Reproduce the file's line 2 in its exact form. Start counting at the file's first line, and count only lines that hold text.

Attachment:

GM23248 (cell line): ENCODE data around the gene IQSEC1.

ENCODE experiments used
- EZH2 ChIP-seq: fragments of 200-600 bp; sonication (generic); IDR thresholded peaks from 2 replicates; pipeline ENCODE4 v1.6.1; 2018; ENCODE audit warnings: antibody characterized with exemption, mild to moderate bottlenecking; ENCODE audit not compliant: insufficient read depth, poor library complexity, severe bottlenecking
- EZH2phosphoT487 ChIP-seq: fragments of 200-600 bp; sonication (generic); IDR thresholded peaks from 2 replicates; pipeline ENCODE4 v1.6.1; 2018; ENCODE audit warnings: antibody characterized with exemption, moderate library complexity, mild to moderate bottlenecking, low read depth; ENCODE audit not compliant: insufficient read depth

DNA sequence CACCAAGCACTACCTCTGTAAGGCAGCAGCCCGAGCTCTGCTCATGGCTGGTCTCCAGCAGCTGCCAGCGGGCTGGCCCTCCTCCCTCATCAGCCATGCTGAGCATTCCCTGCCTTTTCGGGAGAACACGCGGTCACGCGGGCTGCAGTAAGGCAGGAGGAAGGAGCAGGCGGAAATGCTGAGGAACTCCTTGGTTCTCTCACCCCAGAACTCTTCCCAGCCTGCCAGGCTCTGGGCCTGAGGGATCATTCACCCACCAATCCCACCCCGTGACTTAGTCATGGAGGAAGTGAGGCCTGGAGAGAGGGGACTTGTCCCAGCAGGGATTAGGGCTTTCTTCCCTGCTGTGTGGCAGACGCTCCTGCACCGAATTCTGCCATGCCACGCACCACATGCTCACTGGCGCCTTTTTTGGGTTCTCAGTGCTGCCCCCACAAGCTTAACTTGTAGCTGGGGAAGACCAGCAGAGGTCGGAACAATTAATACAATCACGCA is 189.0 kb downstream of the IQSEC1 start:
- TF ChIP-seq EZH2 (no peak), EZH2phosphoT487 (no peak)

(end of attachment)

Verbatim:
ENCODE experiments used